The contemporary Noahide movement began to take shape during Schneerson’s lifetime, but its major growth has taken place in the years since his death. This has been fueled largely by the Internet, a powerful tool for a movement comprised mostly of single individuals and families practicing alone or in very small groups around the globe.

Jewish Views on Non-Jews

Though the Jewish vision for the idealized, messianic future does not call for a world full of Jewish converts, Jewish law has plenty to say about what it expects of non-Jews, namely a righteous life guided by the Seven Mitzvot B’nei Noah. In classic Talmudic fashion, once the rabbis examined, explored, extrapolated, and otherwise developed the Sheva Mitzvot, the "seven" laws were much more than just seven. Applying the single commandment against sexual immorality, for example, the rabbis found it to include numerous particular prohibitions against incest, adultery, and other specific practices.

But are these rules a Jewish version of natural law–a set of universal moral imperatives that people are assumed to intuit on their own–or are they something that Jews must actively go out and bring to the world?

According to the great medieval Jewish philosopher and legal authority Moses Maimonides, teaching non-Jews to follow the Noahide laws is incumbent on all Jews, a commandment in and of itself. However, most rabbinic authorities rejected Maimonides’ view, and the dominant halakhic (Jewish law) attitude had been that Jews are not required to spread Noahide teachings to non-Jews.

And that’s where things stood in Jewish law for centuries–until an aging Hasidic rebbe turned that on its head. "Every Jew has the obligation to ensure that all the peoples of the world observe the Seven Noahide Laws," Rabbi Schneerson said, according to "An integral component of the Jew’s task is to see to it that all peoples, not just Jews, acknowledge God as creator and ruler of the world."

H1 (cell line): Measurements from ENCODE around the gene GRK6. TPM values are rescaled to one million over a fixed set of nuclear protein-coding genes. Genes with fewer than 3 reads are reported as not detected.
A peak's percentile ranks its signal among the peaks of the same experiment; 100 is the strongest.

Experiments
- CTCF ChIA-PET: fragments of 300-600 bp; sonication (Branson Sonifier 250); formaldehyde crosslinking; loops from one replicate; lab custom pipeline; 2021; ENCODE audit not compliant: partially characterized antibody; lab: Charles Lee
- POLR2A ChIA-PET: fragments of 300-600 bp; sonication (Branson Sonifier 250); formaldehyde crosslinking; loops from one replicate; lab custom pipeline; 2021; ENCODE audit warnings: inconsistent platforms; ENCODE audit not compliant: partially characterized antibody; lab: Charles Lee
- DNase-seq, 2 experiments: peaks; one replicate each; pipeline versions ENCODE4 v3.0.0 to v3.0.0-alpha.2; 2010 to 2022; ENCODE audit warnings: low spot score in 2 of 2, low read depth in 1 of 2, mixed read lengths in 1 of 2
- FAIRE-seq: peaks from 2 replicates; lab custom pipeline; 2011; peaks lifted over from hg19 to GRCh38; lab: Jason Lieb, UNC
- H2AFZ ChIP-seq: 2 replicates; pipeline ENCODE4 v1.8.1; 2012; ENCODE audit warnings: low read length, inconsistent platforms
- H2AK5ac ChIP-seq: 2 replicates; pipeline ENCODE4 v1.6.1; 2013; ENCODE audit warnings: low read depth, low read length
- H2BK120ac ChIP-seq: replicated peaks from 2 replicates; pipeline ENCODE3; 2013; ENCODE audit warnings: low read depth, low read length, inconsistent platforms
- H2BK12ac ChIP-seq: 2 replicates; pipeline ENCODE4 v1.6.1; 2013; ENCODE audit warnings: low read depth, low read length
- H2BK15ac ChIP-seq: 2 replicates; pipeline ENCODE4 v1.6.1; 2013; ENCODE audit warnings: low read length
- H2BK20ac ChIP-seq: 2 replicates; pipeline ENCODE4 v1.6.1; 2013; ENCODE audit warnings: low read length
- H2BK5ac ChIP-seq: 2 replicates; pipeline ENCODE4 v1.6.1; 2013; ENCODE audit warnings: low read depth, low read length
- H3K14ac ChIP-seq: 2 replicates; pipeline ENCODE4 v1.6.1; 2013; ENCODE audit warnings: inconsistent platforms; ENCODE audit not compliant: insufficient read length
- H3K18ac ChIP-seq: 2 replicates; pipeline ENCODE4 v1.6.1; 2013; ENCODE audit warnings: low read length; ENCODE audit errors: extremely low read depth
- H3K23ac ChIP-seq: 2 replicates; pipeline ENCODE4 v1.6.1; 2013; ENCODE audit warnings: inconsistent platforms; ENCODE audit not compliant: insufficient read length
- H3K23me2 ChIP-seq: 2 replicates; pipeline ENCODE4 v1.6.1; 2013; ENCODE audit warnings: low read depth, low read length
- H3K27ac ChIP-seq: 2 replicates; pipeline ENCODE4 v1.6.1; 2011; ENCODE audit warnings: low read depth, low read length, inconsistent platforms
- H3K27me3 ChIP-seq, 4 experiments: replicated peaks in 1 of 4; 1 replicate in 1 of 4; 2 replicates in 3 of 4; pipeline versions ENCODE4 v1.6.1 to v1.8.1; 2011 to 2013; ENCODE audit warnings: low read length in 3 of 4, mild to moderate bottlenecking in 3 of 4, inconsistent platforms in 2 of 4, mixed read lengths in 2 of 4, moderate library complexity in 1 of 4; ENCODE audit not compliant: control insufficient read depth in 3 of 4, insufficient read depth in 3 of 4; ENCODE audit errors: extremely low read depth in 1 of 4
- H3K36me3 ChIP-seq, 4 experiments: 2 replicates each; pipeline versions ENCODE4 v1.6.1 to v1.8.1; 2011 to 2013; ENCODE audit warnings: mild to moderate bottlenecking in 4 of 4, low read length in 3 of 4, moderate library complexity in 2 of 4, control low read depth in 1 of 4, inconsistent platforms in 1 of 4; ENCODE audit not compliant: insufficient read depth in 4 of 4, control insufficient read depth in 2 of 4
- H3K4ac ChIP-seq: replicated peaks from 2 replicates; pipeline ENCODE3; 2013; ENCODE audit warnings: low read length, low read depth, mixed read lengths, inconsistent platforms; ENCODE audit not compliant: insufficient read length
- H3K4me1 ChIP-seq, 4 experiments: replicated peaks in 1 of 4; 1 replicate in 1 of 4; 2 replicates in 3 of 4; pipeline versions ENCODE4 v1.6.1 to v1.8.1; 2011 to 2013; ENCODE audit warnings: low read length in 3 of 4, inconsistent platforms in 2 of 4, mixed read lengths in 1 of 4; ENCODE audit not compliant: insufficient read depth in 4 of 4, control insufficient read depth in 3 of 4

It is a view that remains controversial. "If Jews are telling Gentiles what to do, it’s a form of imperialism," says David Novak, a University of Toronto theologian. To him, the Seven Mitzvot are a set of rules that Judaism prescribes for non-Jews while assuming any civil society or moral individual will reach these conclusions on their own, without prodding. The Noahide laws, in his eyes, are valuable as a moral foundation that allows Jews to get involved and speak out on issues of public morality, a universal ethical code with which to engage larger societal issues–and are not a religion around which non-Jews are expected to structure their daily lives.

Creating a Lifestyle

Despite the passion of committed Noahides, embracing seven laws of basic morality does not a lifestyle make. In some key ways, the Noahide movement is defined more by what it’s not than what it is: Not Jewish, not Christian, without a central organization, and with no clear consensus even on what the faith entails. Even the laws themselves–six out of the seven–are prohibitions. There’s little or no active spiritual life, no prescribed ritual and liturgical life for Noahides. There is, to borrow a phrase, "no there there."

For many committed Noahides, that’s the biggest challenge the movement faces. Once they’ve given up their prior religious lives, immersed themselves in Jewish learning, perhaps even succeeded in hooking up with a local Jewish community, many Noahides speak of a lingering hole, the lack of an active and defined spiritual and ritual life.

To fill the void–to transform this notion of Noahide law from a formless set of vague moral guidelines to a spiritually fulfilling lifestyle–Noahides have taken on themselves a host of what are known as "positive commandments," the rituals and religious activities that infuse traditional Jews’ lives with structure, meaning, and spiritual foundation. These are not an inherent part of the Seven Mitzvot, but rather are voluntary observances to give their lives added spiritual meaning.

As a result, a committed Noahide lives a life of intense study of Jewish texts, not only on the Seven Laws themselves but also on all other aspects of a Jewish lifestyle, to discern which rituals a non-Jew may and may not perform. Theirs also is a life of prayer, which usually includes reading Psalms, composing original prayers, and reciting traditional Jewish liturgy, altered to remove or adapt all mentions of commandedness and chosenness, to make clear that it is only Jews, and not the Noahides, to whom those concepts apply.